- Unlikely that anyone is driving in the shoulder

- Prevent forcing anyone into an opposing traffic lane and a possible head-on collision

(2-46)

42

42. What is an "escape ramp"?

- Usually located a few miles from the top of a downgrade

- Some use soft gravel that resists the motion of a vehicle and brings it to a stop

- Others turn uphill, using the hill to stop the vehicle and soft gravel to hold it in place

(2-48)

43

43. T or F? If a tire blows out, you should put the brakes on hard to stop quickly.

False

Stay off the brake

- Braking when a tire has failed could cause loss of control

- Unless about to run into something, stay off the brake until the vehicle has slowed down
- Then brake very gently, pull off the road, and stop

(2-49)

44

44. What are some things to do at an accident scene to prevent another accident?

1. Protect the area
- Keep another accident from happening in same spot
- Get vehicle to side of road
- If stopping to help, park away from the accident
- Put on flashers
- Set out reflective triangles

2. Notify authorities
- Call out on CB radio or use phone

3. Care for the injured
- Don't move a severely injured person unless the danger of fire or passing traffic makes it necessary
- Stop heavy bleeding by applying direct pressure
- Keep injured person warm

(2-51)

45

45. Name two causes of tire fires.

1. Under-inflated tires
2. Duals that touch

(2-52)

46

46. What kinds of fires is a B:C extinguisher not good for?

Not good for wood, paper, and cloth (trash fires)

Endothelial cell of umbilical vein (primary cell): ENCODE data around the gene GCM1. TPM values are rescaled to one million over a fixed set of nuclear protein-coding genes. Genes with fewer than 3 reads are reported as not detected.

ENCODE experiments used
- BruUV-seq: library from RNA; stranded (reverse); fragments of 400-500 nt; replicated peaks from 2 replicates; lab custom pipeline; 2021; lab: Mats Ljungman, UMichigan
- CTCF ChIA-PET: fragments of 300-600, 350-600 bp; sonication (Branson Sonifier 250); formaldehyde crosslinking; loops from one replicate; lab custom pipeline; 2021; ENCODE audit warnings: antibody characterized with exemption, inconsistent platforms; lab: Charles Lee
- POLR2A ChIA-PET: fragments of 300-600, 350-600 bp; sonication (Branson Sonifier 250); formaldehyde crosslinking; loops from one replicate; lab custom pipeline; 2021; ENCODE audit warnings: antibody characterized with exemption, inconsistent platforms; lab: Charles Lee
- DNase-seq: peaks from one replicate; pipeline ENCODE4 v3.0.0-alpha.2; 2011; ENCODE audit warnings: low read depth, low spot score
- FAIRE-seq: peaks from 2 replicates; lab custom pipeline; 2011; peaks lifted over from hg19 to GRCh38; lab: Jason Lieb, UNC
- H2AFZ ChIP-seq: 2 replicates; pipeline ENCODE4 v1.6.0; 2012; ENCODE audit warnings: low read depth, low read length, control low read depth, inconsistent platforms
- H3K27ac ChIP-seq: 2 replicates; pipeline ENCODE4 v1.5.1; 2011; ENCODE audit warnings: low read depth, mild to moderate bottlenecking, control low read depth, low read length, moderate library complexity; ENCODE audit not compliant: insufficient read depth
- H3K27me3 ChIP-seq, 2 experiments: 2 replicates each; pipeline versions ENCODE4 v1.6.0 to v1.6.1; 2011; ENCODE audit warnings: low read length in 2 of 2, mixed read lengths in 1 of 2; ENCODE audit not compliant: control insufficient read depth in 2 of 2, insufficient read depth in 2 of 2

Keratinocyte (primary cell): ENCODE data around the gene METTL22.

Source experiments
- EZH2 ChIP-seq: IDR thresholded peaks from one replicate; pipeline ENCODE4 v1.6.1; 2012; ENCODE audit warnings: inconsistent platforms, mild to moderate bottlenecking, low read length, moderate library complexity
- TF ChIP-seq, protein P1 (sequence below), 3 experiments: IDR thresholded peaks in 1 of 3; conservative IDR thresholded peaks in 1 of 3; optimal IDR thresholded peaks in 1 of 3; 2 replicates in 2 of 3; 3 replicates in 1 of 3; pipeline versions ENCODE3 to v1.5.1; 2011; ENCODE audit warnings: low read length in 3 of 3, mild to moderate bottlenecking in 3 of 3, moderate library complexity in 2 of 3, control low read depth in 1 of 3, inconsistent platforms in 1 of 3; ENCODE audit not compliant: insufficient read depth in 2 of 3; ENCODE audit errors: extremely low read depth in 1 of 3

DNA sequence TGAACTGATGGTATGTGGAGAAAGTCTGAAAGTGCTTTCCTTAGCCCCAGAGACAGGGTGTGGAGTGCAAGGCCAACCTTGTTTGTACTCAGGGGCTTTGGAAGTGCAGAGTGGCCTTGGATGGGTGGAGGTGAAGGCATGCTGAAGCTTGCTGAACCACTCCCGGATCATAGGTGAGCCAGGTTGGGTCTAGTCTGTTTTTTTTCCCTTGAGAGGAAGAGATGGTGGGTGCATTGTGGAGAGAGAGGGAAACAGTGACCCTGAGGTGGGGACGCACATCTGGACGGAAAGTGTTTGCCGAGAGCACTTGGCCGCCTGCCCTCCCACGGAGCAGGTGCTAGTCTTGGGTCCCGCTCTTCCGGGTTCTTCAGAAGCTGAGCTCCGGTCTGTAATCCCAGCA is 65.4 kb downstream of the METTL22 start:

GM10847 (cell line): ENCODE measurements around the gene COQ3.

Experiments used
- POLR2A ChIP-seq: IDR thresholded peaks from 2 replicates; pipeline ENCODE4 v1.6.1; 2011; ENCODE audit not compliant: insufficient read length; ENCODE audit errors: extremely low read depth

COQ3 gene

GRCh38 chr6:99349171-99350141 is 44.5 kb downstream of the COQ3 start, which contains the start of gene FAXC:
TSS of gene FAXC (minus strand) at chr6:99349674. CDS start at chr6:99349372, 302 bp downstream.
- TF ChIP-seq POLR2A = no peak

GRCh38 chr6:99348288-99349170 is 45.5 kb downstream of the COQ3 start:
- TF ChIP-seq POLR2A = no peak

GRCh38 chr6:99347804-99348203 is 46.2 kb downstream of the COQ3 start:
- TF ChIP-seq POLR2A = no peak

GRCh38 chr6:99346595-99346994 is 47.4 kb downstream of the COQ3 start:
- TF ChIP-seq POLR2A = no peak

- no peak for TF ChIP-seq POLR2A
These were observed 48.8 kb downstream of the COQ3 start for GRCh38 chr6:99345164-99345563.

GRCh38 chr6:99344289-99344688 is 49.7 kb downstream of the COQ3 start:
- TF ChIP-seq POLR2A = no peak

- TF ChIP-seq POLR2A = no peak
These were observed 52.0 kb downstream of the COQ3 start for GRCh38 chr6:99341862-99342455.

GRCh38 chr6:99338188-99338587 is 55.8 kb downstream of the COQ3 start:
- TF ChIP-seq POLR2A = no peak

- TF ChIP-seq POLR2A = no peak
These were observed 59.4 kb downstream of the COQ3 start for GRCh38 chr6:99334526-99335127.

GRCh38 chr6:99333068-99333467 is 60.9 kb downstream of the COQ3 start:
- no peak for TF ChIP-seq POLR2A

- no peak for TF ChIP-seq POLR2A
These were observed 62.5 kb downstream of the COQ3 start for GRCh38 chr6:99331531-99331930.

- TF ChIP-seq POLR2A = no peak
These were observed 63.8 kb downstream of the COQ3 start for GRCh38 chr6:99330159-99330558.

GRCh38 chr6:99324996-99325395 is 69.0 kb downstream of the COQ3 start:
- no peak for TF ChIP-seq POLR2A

B:C type is designed to work on electrical fires and burning liquids

A:B:C is designed to work on burning wood, paper, and cloth as well

(2-53)

47

47. T or F? Common medicines for colds can make you sleepy.

True

(2-56)

48

48. What should you do if you become sleepy while driving?

Stop to Sleep
Take a Nap
Avoid Drugs

(2-54)

49

49. T or F? Coffee and a little fresh air will help a drinker sober up.

False

Only time will help a drinker sober up

(2-55)

50

50. What is a hazardous materials placard?

51. Why are placards used?

Placard used to warn others of hazardous material
- Signs put on outside of a vehicle to identify the hazard class of the cargo
- Placarded vehicle must have at least four identical placards (front, rear, both sides)
- Readable from all four directions
- 10 3/4 inches square turned upright on a point in a diamond shape

51

52. For what three things related to cargo are drivers responsible?

1. Inspecting your cargo
2. Recognizing overloads and poorly balanced weight
3. Knowing your cargo is properly secured

(3-1)

52

53. How often must you stop while on the road to check your cargo?

- Inspect cargo and securing devices within 25 miles after beginning a trip
- Stop after you have driven 3 hours or 150 miles
- Check after every break you take during driving

(3-1)

53

54. How is Gross Combination Weight Rating different from Gross Combination Weight?

Gross Combination Weight (GCW)
- Total weight of a powered unit plus trailer(s) plus the cargo

Gross Combination Weight Rating (GCWR)